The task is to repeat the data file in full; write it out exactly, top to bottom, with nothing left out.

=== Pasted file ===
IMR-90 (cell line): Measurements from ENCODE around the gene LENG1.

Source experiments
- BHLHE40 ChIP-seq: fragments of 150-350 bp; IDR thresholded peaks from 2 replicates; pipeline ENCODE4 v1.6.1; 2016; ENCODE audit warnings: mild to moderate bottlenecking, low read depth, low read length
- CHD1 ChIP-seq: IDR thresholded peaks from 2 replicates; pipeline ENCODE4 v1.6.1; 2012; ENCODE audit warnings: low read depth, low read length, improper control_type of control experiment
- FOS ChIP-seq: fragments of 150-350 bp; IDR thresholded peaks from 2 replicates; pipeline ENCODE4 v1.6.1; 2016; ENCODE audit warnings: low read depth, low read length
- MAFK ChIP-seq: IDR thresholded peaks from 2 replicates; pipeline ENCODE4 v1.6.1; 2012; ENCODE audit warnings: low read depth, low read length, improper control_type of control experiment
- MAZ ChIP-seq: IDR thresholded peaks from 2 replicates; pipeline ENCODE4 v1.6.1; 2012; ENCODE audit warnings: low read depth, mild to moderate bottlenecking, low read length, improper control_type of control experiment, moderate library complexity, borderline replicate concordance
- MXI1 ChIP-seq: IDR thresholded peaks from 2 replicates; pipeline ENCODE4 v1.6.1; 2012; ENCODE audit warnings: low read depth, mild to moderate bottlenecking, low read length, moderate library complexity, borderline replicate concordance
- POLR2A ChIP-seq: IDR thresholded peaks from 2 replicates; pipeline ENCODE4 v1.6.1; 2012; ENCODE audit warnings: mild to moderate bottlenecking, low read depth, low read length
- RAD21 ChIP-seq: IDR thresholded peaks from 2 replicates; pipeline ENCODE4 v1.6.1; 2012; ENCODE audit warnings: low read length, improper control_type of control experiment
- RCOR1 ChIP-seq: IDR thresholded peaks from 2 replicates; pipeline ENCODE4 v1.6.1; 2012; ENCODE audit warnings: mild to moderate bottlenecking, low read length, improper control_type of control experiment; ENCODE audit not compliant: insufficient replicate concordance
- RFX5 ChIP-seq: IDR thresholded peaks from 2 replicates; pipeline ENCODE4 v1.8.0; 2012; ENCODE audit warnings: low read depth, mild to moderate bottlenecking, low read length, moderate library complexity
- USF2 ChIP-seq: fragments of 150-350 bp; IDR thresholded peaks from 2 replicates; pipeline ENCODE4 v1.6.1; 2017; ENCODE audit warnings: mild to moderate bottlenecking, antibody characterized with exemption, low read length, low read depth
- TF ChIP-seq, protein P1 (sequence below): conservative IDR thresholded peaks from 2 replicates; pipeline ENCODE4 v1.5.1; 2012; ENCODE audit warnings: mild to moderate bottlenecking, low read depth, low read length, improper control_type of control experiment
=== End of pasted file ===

IMR-90 (cell line): Measurements from ENCODE around the gene LENG1.

Source experiments
- BHLHE40 ChIP-seq: fragments of 150-350 bp; IDR thresholded peaks from 2 replicates; pipeline ENCODE4 v1.6.1; 2016; ENCODE audit warnings: mild to moderate bottlenecking, low read depth, low read length
- CHD1 ChIP-seq: IDR thresholded peaks from 2 replicates; pipeline ENCODE4 v1.6.1; 2012; ENCODE audit warnings: low read depth, low read length, improper control_type of control experiment
- FOS ChIP-seq: fragments of 150-350 bp; IDR thresholded peaks from 2 replicates; pipeline ENCODE4 v1.6.1; 2016; ENCODE audit warnings: low read depth, low read length
- MAFK ChIP-seq: IDR thresholded peaks from 2 replicates; pipeline ENCODE4 v1.6.1; 2012; ENCODE audit warnings: low read depth, low read length, improper control_type of control experiment
- MAZ ChIP-seq: IDR thresholded peaks from 2 replicates; pipeline ENCODE4 v1.6.1; 2012; ENCODE audit warnings: low read depth, mild to moderate bottlenecking, low read length, improper control_type of control experiment, moderate library complexity, borderline replicate concordance
- MXI1 ChIP-seq: IDR thresholded peaks from 2 replicates; pipeline ENCODE4 v1.6.1; 2012; ENCODE audit warnings: low read depth, mild to moderate bottlenecking, low read length, moderate library complexity, borderline replicate concordance
- POLR2A ChIP-seq: IDR thresholded peaks from 2 replicates; pipeline ENCODE4 v1.6.1; 2012; ENCODE audit warnings: mild to moderate bottlenecking, low read depth, low read length
- RAD21 ChIP-seq: IDR thresholded peaks from 2 replicates; pipeline ENCODE4 v1.6.1; 2012; ENCODE audit warnings: low read length, improper control_type of control experiment
- RCOR1 ChIP-seq: IDR thresholded peaks from 2 replicates; pipeline ENCODE4 v1.6.1; 2012; ENCODE audit warnings: mild to moderate bottlenecking, low read length, improper control_type of control experiment; ENCODE audit not compliant: insufficient replicate concordance
- RFX5 ChIP-seq: IDR thresholded peaks from 2 replicates; pipeline ENCODE4 v1.8.0; 2012; ENCODE audit warnings: low read depth, mild to moderate bottlenecking, low read length, moderate library complexity
- USF2 ChIP-seq: fragments of 150-350 bp; IDR thresholded peaks from 2 replicates; pipeline ENCODE4 v1.6.1; 2017; ENCODE audit warnings: mild to moderate bottlenecking, antibody characterized with exemption, low read length, low read depth
- TF ChIP-seq, protein P1 (sequence below): conservative IDR thresholded peaks from 2 replicates; pipeline ENCODE4 v1.5.1; 2012; ENCODE audit warnings: mild to moderate bottlenecking, low read depth, low read length, improper control_type of control experiment